There are solutions available today where you can have SAN based, hypervisor based or agent based replication to the DR site. They all have pros and cons so make sure to weigh them when choosing a service provider and a solution.

Is your environment physical or virtual? If virtual, which hypervisor?

Most of the latest DR replication products focus on providing DR for virtual workloads. There are a few good solutions for physical workloads as well but in general DR for physical workloads can be more complicated than virtual. Moreover, DR Solutions for physical environments tend to be more expensive so my suggestion would be to virtualize as much as possible and areas where virtualization isn’t an option, look into native application based DR functionality such as DAG for Exchange, Log Shipping/Always On for SQL, and Data Guard for Oracle etc.

Moreover, not all hypervisor are supported by all solutions. Make sure to pass that information on to your provider to ensure that it is supported.

RPO/RTO. How old can you afford your data to be? And how long of a downtime can you really afford during a disaster?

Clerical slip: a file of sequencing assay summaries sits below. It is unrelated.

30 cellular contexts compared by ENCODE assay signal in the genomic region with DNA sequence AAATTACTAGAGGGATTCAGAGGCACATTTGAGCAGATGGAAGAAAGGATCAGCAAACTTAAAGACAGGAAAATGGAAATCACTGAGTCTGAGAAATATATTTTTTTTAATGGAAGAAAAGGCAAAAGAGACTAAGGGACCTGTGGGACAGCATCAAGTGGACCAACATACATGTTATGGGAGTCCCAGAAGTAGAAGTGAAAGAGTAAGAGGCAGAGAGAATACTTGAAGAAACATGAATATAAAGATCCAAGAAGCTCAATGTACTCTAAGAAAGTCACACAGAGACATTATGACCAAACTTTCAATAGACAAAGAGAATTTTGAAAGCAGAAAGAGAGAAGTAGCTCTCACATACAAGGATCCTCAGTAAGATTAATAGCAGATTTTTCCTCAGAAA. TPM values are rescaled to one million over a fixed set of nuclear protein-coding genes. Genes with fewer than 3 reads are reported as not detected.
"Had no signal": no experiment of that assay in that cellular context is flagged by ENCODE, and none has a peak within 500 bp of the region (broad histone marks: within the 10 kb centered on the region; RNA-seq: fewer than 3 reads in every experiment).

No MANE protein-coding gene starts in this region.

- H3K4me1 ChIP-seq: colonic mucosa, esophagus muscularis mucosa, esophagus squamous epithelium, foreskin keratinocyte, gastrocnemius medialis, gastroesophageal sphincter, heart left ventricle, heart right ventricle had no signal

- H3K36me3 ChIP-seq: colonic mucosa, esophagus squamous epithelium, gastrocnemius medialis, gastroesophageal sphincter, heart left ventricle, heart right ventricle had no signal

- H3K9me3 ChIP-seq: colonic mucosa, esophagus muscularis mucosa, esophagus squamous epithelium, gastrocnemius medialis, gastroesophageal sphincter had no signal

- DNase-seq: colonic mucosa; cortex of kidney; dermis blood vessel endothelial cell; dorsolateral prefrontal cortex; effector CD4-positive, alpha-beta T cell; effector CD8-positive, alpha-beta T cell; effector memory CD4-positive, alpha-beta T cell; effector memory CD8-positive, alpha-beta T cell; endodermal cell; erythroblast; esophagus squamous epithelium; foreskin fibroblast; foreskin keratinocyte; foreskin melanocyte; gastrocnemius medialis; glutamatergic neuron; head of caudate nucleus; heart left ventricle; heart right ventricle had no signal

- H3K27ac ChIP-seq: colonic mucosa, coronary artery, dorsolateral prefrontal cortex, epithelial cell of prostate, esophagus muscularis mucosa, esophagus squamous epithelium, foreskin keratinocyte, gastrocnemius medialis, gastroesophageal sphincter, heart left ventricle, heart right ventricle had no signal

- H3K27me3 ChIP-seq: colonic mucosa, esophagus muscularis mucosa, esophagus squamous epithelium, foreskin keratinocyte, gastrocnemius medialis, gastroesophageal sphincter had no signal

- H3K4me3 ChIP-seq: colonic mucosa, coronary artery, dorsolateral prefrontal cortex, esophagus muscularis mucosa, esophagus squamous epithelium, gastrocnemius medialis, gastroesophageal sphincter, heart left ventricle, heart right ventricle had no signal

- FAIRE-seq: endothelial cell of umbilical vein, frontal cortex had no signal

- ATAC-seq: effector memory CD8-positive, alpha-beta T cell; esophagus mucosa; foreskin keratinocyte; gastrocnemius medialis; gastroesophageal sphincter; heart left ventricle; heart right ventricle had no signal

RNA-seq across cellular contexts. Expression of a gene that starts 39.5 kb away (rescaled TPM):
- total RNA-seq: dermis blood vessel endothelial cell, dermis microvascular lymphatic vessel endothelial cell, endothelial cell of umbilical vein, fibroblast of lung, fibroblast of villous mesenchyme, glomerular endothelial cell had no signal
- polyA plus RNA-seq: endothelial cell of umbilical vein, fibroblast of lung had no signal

Thanks to innovation, DR solutions have come a long way. With certain solutions, you are even able to achieve near zero second RPO’s. What’s most important to HR or Finance, may not be the most important workload to the business so make sure to have those internal business conversations to define your RPO and RTO requirements. This will help your service provider define the right solution for you.

Do you and your provider have adequate bandwidth available to be able to replicate data as quickly as possible to the disaster recovery site?

Make sure to look at your network connectivity reports and see how much bandwidth can be allocated towards the data replication process to a service provider. In order to ensure your data is being replicated continuously, look into the total amount of data that is being changed on a daily basis and base your bandwidth capacity on that. This data can be found in your daily backup differential reports. Also, bandwidth is crucial for failback purposes since with some of the solutions, you might have to failback the whole vmdk instead of just the differential data.

Is the solution capable of failback once your production site is up and running again?

Not all solutions are capable of automated failback. Moreover, some solutions require you to have considerable amount of downtime as well while failing back to the production site.